High temperatures just do not suit us. We have family in Spain, who love us to visit, but the heat they so crave finds us wilting in corners, unable to enjoy even the most relaxing activities. It may be a mystery to them, but we look forward to our visit in December. I get it; our tastes, our needs, our drives are different to most. My mother loves a resort holiday, but I can’t imagine us doing that. A lot of people love long-haul flights, but my partner would throw herself out of the window. True.

It’s within these largely self-imposed restrictions that we find ourselves. As Phil Spencer is always at pains to point out on Location, Location, Location, there must be room for compromise somewhere.

So, we don’t like places when they’re hot, and we don’t like resort places, and we don’t want to fly too far. What does that leave us with? Our thoughts eventually turned to the places we most often avoid, and the Mediterranean. For a summer holiday, places like Greece would be far too hot for us to cope with, but in Easter, that’s a very different proposition. Spring cool, rather than summer heat.

The first problem we faced was the types of places you could visit. My mother has been to Greece a lot over the years, so we have always assumed that it would be overrun with summer tourist resorts. Then we remembered pictures of boat trips, stories of tavernas, and the sight of Rick Stein touring through Greece, and his undeniable, unmistakeable love of the place. It seems worth investigating.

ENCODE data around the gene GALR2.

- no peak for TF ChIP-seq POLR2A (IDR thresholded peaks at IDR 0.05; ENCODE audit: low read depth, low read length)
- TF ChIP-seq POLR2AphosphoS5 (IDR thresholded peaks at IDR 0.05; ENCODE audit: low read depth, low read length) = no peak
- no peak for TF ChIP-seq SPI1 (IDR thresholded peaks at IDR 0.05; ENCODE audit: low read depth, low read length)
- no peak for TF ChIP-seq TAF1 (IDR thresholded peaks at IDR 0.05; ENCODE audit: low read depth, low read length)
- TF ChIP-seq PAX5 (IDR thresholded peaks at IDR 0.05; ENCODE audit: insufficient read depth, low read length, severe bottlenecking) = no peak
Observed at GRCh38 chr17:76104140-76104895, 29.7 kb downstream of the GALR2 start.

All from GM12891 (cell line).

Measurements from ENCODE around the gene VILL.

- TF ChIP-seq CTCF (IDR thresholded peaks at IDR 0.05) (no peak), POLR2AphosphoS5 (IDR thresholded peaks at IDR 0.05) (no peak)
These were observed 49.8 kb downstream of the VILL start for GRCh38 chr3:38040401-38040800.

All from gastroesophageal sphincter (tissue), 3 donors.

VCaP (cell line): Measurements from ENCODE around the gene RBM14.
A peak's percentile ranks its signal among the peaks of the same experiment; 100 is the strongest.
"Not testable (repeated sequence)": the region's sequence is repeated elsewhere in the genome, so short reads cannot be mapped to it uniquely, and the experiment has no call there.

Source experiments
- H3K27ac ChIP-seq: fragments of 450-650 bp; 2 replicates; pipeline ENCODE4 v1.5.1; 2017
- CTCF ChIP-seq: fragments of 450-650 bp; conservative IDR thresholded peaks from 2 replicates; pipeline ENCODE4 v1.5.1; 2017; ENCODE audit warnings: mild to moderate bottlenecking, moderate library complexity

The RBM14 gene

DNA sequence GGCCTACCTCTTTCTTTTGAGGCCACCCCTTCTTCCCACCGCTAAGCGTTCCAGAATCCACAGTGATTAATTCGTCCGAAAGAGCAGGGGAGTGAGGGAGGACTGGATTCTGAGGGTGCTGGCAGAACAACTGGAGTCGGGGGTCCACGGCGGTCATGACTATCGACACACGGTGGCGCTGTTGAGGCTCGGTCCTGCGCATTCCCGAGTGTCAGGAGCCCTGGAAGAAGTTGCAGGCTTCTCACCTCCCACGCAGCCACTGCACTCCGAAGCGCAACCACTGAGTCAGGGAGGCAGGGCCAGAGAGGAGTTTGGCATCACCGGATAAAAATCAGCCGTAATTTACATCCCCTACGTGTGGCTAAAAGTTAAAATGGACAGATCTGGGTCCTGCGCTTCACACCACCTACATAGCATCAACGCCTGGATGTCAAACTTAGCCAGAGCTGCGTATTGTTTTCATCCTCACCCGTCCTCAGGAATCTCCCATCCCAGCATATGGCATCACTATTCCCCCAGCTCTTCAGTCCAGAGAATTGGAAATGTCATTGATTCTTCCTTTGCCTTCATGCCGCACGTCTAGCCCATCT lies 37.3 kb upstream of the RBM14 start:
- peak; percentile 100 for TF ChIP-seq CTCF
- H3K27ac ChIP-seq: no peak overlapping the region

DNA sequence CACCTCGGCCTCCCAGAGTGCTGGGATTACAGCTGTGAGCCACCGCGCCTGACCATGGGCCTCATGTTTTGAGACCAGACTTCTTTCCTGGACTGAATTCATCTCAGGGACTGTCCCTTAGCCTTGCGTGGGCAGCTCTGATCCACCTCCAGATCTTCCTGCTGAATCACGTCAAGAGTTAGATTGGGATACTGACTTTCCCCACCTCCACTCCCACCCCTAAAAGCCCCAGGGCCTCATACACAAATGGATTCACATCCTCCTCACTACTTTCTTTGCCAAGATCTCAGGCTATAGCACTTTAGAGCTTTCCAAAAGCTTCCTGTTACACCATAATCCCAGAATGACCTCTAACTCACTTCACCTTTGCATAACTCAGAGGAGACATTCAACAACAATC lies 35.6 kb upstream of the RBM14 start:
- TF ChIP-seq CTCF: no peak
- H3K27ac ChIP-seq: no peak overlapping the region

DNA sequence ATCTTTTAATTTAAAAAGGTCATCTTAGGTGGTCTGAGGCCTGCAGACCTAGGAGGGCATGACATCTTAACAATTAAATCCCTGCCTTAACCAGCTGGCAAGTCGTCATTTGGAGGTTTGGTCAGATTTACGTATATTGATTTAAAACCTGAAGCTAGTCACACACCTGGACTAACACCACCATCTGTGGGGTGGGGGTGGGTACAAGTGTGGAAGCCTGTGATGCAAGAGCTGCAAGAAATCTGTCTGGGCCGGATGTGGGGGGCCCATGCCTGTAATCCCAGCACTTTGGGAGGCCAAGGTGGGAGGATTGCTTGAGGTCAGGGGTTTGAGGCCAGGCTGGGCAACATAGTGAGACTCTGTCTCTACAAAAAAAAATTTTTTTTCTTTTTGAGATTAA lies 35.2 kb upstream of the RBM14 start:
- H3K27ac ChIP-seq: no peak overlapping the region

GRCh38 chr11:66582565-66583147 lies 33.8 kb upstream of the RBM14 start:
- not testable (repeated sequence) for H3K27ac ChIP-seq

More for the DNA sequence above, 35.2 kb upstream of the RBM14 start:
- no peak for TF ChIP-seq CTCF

The reason I visited Iceland in the first place, almost ten years ago, was that I saw it on TV, and found myself with a strong, strange desire to visit the place. It stuck with me, and has taken me back there many times over the years. I have also, in the back of my mind, had the urge to visit Santorini, in the Aegean Sea. If Iceland was a success, why not follow my mental nose, and try that direction? Cool.

Leaving home behind for a week is always terrifying to me. Will the place burn down? Will we be robbed blind? Will our dogs destroy my mother’s house? Then there’s the travelling itself. That can be fraught too. But then, when we arrive in the apartment, and we’re actually there, the feeling of the holiday can begin to wash over you. The months of research have now borne fruit. Time to play.

As much as I like visiting places again and again – I will always love Iceland; I will always dream of the Faroes; I will always try to find my way back to Stavanger – it is a thrill to go and play somewhere new. My daughter will be looking for the nearest carousel, or set of swings; my partner and I will be more concerned with finding the nearest supermarket, to get some supplies in. The idea of grappling with a new language is terrifying and exciting in equal measure. I have never tried Greek. I want to.

The pleasure of planning holidays is as much about the memories you are likely to make as it is about the period of relaxation it should bring with it. We love getting out and about in the world, and we will continue to do so for as long as we can. I just hope you’ll keep reading about it.